The pound climbed to its highest level against the dollar in six weeks on Wednesday (25 January), recovering the losses it recorded in the previous session, while the greenback was firmly on the back foot against its main rivals.

Sterling climbed to hit a six-week high of $1.2598 against the dollar, before retreating slightly to $1.2582, but remained 0.50% higher against the US currency. The pound was also 0.34% up against the euro, trading at €1.1706, close to a three-week high against the common currency it hit earlier in the day.

The pound fell on Tuesday, as investors feared the Supreme Court Article 50 ruling would do little to derail the Brexit process. However, Theresa May's confirmation that the government will publish a White paper outlining her Brexit plans looked to remove some of the uncertainty that has plagued the pound since last June's referendum.

"[The Prime Minister] took as much as leverage as she could on the possibility of signing exceptional deals with the US on the basis of special relations with the country," said Naeem Aslam, chief market analyst at Think Markets UK.

"Trump has said that he would put the UK in the front of the queue when it comes to making deals and Theresa May is the first foreign leader to meet him. Traders are optimistic about their meeting on Friday and if she shows that she has made progress on what she has said, it will pave the way for more favorable deals with other countries."

However, Neil Wilson, senior market analyst at ETX Capital, warned the new-found enthusiasm among investors could be premature.

"Clearly there is renewed optimism around the pound, but this seems a trifle foolhardy given we know so little at present about what the Brexit negotiations will be like," he said

"There is plenty more downside risk for sterling from this level. The bullish argument is that following Theresa May's speech last week the market has priced in Britain leaving the single market already and so everything else has to be good news."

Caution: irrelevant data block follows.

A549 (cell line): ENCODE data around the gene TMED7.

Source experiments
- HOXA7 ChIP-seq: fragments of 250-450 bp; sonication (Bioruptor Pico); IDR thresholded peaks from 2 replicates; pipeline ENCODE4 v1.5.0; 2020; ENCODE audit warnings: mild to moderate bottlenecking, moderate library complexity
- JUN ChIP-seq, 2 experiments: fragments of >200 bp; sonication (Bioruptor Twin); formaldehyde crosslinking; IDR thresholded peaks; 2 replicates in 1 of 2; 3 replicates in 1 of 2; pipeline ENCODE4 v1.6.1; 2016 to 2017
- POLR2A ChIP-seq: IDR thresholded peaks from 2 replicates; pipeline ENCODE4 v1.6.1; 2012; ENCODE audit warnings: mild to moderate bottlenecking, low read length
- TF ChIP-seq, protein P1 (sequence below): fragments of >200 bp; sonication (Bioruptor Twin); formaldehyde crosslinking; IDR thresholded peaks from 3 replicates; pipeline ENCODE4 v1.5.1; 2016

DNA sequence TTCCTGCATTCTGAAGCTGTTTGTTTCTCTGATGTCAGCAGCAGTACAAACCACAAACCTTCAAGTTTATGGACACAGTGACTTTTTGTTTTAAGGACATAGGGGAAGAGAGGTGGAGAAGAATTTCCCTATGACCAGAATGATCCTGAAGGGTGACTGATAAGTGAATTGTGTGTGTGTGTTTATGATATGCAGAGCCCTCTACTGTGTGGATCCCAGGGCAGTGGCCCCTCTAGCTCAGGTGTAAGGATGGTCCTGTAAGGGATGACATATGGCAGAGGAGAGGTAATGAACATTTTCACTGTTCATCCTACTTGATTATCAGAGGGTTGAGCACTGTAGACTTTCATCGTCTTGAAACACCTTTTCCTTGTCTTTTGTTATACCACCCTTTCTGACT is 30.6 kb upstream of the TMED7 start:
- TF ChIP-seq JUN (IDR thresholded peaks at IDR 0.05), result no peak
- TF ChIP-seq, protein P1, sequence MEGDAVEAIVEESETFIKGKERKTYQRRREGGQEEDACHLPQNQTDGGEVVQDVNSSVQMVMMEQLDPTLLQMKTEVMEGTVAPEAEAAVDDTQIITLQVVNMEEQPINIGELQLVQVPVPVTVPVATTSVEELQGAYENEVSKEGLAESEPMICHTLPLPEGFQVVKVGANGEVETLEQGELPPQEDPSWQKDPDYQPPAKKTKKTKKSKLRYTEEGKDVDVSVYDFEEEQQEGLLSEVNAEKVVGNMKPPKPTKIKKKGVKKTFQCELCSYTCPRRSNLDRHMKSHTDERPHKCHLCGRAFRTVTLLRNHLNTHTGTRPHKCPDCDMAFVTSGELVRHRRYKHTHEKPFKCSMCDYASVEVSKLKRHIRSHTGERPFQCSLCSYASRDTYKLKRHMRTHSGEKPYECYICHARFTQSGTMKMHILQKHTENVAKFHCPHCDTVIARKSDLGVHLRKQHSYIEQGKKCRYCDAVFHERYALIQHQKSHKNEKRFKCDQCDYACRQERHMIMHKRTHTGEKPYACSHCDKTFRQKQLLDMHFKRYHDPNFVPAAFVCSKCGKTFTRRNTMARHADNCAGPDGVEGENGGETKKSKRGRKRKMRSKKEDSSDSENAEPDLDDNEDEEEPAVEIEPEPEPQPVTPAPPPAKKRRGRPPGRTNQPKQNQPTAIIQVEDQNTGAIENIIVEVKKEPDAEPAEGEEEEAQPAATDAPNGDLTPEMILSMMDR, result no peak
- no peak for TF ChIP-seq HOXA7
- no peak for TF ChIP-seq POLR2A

Elsewhere, the euro edged 0.13% higher against the dollar, buying $1.0745, as the greenback quickly relinquished the previous session's gains and fell against most of the G10 currencies amid renewed concerns over Donald Trump's policies.

The newly-inaugurated US president has already withdrawn the country from the Trans-Pacific Partnership, which fuelled worries that his protectionist policies could hurt the world's largest economy.

"The market has spent a lot of time focussing on Trump's protectionist policies in early 2017, fuelling a more intensified pullback in the dollar," said Joel Kruger, FX strategist at LMAX Exchange.

"Still, it would be premature to dismiss the US Dollar at this stage given anticipated Trump tax cuts and fiscal stimulus, healthy US economic data, a Fed that continues to lean to the hawkish side and technicals classifying US dollar weakness as nothing more than corrective at this stage."

The dollar was down 0.30% and 0.35% against the yen and the Canadian dollar, trading at ¥113.45 and CAD$1.3112 respectively and was 0.14% lower against the Swiss franc to CHF0.9996.

Meanwhile, the Malaysian Ringgit plunged to lows not seen since the Asian financial crisis two decades ago, buying 0.22 dollar cents.